Sélecteur de langues
Brussels, 18 February 2013
State aid: Commission publishes updated Guide on services of general economic interest (SGEI)
The European Commission services have published an updated guide to explain how EU rules in the fields of state aid, public procurement and the internal market apply to services of general economic interest (SGEI). The guide provides simple and comprehensive answers to the most frequent questions asked by public authorities, service users and providers and other stakeholders. Originally published in 2010, it has now been revised to take account of the new state aid rules on SGEI that the Commission adopted in December 2011 and April 2012 (see IP/11/1571, MEMO/11/929 and IP/12/402) - the so-called "Almunia" Package.
Commission Vice President in charge of competition policy Joaquín Almunia said: "Our new rules provide a clearer and more flexible framework to support the delivery of high-quality public services to citizens, be it the post office, public transport, hospitals or social services. The good application of these rules by public authorities and providers will increase transparency and guarantee an efficient use of public resources".
The guide provides detailed explanations on the scope of Member States to define SGEI, the requirements for the legal act that entrusts the provider with the SGEI and the rules on how the provider can receive compensation for the provision of the SGEI.
Under the new rules, a public service compensation of an amount below €500,000 per undertaking over three years is deemed free of state aid. In addition, social services are exempted from the obligation of prior notification to the Commission, regardless of the amount of the compensation they receive. All other SGEIs are exempted provided the compensation amount is less than €15 million a year.
The rules also foresee a more thorough scrutiny for compensations of a large amount where the aid has a higher potential to distort competition in the Single Market. In particular, the Commission checks whether EU rules on public procurement are respected, in order to ensure the best quality at the cheapest cost for taxpayers. Whenever possible, public authorities should foresee incentives for an efficient provision of the service.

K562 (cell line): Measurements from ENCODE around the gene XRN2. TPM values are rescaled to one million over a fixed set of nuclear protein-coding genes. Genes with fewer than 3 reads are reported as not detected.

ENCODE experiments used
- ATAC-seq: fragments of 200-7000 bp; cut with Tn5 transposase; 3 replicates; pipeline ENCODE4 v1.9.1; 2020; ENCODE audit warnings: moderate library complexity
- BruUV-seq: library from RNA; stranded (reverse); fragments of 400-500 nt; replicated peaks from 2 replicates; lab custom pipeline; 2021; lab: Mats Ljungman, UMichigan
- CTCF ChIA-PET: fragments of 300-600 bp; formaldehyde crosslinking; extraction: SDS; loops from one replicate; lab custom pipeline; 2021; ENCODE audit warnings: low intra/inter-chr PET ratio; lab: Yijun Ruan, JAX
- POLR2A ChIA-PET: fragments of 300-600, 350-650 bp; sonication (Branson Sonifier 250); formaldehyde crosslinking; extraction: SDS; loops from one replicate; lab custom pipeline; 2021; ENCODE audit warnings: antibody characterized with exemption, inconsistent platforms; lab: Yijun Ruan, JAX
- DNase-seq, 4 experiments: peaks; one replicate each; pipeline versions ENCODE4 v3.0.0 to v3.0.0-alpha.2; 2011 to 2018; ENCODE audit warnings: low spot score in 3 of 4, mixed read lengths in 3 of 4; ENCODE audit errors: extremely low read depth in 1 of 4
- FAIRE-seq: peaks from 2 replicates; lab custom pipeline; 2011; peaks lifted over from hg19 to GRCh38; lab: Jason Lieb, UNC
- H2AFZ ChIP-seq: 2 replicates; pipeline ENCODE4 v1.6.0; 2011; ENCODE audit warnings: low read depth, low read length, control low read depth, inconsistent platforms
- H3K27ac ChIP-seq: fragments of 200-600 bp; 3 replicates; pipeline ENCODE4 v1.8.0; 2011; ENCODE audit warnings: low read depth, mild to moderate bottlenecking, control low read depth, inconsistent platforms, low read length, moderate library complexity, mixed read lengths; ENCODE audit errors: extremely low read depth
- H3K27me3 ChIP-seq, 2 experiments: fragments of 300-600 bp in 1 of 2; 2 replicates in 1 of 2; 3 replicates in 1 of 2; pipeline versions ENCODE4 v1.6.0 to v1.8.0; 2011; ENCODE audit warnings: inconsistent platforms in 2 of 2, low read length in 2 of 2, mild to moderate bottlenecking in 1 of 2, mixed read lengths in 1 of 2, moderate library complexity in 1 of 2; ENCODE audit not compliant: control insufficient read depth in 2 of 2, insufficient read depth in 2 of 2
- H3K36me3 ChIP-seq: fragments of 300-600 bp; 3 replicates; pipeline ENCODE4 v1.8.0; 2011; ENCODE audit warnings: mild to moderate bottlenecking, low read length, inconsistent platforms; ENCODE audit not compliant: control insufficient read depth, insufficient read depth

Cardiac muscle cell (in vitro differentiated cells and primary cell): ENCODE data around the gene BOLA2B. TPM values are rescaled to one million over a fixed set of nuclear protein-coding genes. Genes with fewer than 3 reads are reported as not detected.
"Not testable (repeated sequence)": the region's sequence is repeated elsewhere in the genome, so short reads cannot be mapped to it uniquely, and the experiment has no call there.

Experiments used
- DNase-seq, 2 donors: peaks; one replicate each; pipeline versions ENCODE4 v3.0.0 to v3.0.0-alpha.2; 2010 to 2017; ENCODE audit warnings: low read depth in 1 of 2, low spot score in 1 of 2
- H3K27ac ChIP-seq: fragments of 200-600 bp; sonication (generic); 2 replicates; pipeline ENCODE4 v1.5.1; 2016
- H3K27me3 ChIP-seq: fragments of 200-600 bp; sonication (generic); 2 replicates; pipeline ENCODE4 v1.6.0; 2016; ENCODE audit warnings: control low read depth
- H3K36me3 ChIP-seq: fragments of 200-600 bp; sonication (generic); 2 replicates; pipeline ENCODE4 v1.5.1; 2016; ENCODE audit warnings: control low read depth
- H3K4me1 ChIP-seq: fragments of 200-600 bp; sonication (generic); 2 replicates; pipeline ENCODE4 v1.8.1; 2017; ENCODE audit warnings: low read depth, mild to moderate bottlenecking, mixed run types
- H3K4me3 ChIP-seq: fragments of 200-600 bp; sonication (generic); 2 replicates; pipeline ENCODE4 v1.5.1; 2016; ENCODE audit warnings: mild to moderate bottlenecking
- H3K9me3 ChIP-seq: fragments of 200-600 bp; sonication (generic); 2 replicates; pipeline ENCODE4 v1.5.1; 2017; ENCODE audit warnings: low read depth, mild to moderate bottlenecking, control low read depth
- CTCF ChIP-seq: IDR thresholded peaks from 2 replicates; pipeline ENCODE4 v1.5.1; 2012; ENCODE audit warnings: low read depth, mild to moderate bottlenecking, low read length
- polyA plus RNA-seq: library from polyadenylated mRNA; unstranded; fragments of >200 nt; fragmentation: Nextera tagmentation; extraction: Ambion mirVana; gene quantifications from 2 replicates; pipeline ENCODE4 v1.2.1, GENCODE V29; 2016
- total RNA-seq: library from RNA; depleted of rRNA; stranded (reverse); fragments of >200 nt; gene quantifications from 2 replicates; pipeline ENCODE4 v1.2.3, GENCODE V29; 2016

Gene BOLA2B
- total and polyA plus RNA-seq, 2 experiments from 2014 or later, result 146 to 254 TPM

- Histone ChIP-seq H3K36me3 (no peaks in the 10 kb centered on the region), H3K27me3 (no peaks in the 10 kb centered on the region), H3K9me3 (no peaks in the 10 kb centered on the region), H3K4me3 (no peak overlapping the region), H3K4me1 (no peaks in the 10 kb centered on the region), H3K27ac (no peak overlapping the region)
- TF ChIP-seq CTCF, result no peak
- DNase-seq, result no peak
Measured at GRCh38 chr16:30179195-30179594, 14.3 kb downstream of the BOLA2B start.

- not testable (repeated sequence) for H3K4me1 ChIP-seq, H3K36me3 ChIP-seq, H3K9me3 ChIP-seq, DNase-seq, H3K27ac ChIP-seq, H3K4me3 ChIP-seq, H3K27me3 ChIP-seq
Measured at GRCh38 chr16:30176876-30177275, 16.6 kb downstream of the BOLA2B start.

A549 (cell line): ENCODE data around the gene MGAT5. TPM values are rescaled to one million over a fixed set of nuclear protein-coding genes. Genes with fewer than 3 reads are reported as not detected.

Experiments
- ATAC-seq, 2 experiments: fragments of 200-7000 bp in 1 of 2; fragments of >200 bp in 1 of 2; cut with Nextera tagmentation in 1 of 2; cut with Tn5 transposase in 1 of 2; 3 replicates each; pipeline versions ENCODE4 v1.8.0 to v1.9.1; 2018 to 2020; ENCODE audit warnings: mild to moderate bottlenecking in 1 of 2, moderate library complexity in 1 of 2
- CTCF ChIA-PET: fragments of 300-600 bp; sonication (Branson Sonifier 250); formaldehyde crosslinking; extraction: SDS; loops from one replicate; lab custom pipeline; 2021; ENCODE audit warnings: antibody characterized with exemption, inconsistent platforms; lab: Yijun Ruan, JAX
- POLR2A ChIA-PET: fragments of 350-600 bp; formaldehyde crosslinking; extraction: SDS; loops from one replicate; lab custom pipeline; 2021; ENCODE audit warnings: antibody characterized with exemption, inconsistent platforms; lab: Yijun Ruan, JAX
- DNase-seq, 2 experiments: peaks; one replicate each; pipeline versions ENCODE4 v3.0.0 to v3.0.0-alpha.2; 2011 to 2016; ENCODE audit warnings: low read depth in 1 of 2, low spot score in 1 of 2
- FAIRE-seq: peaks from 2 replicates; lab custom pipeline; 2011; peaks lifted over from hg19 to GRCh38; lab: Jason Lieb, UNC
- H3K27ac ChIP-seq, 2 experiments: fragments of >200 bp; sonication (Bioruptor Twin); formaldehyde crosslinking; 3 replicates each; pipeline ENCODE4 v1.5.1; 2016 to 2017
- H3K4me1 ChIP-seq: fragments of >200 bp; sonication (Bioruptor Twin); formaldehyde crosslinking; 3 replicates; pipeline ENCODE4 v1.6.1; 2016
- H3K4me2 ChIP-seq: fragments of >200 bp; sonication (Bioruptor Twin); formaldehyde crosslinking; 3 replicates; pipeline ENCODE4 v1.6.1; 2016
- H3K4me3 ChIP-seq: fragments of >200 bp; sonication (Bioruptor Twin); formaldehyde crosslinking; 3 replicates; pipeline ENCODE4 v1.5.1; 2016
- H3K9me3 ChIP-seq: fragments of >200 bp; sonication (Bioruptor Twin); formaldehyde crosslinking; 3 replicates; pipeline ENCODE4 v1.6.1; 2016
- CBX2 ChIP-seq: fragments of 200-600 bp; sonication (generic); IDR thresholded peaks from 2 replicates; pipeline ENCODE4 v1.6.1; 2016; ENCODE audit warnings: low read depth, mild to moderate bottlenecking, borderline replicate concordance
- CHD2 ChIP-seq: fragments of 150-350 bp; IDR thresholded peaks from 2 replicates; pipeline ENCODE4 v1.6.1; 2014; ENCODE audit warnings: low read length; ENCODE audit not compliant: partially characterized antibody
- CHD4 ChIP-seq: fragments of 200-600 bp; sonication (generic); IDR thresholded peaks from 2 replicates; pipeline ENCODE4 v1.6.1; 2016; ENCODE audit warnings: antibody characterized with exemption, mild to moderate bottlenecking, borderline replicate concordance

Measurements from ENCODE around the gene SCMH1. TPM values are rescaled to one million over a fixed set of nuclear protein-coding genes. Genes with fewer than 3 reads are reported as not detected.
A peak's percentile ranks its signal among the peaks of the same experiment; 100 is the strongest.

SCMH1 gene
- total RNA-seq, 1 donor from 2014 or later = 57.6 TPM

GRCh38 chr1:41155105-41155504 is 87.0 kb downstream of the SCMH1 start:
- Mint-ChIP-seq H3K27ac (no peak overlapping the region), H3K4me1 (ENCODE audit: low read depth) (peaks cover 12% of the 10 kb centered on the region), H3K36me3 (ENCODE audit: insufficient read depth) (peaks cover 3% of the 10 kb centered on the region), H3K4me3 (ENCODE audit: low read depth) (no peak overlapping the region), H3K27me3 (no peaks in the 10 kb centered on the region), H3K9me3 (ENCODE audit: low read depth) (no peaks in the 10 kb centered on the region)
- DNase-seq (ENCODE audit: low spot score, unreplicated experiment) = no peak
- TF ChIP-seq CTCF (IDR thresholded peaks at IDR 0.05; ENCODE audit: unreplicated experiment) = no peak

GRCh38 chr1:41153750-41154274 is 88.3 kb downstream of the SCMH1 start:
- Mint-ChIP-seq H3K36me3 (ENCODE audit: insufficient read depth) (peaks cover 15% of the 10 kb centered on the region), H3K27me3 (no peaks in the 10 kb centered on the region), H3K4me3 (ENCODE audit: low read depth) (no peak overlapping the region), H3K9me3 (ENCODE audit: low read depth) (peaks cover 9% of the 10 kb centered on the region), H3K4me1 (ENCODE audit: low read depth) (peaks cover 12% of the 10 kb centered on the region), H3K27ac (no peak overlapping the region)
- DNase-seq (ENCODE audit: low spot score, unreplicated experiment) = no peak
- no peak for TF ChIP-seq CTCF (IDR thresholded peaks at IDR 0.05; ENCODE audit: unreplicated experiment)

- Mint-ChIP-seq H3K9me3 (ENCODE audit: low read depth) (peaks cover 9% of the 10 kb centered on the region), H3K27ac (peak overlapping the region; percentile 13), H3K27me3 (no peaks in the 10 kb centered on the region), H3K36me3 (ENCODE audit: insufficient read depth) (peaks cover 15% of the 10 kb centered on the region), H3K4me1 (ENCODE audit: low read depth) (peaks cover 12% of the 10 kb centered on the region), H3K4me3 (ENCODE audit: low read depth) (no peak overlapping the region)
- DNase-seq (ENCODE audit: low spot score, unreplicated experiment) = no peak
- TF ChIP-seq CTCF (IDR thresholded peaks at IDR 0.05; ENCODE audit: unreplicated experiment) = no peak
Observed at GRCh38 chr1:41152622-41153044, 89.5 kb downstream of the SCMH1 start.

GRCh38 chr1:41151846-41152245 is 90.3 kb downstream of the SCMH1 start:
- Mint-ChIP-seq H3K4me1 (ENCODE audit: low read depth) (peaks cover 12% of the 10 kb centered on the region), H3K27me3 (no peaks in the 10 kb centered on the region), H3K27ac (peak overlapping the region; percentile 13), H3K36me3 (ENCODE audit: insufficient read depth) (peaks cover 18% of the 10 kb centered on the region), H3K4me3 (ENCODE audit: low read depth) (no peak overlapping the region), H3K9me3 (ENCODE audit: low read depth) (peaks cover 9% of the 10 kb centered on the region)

The guide will be made available in all EU languages. The English version is already available as of today at:
The document provides useful guidance for the provision of social services, in addition to other SGEI. The importance of having high quality, efficient social services will be underlined by the Commission's forthcoming Social Investment Package.
The 2013 Guide, like its predecessor, is a Staff Working Document prepared by the Commission's services to help public authorities to better understand and apply the most relevant EU rules for the provision of SGEI, i.e. state aid rules and internal market rules, in particular for public procurement.
Member States are largely free to define which services are of general interest. However, the Commission must ensure that public funding granted for the provision of such services does not unduly distort competition in the Single Market.
In 2003, the European Court of Justice ruled on the assessment of public service compensations in the context of EU state aid rules (case C-280/00 Altmark Trans). The ruling specifies the conditions under which public service compensations do not constitute state aid in the meaning of the Treaty on the Functioning of the European Union (TFEU).
In 2005 the Commission adopted the first SGEI package (also known as the "Monti-Kroes-Package", see IP/05/937) setting out the conditions under which state aid in the form of public service compensation is compatible with the TFEU. This package was replaced by the "Almunia package".
A "de minimis" Regulation under which public service compensations of less than €500 000 per undertaking over three fiscal years are deemed free of state aid in the meaning of EU rules, because they have no impact on competition in the Single Market.
The services concerned must meet "social needs as regards health and long term care, childcare, access to and reintegration into the labour market, social housing and the care and social inclusion of vulnerable groups".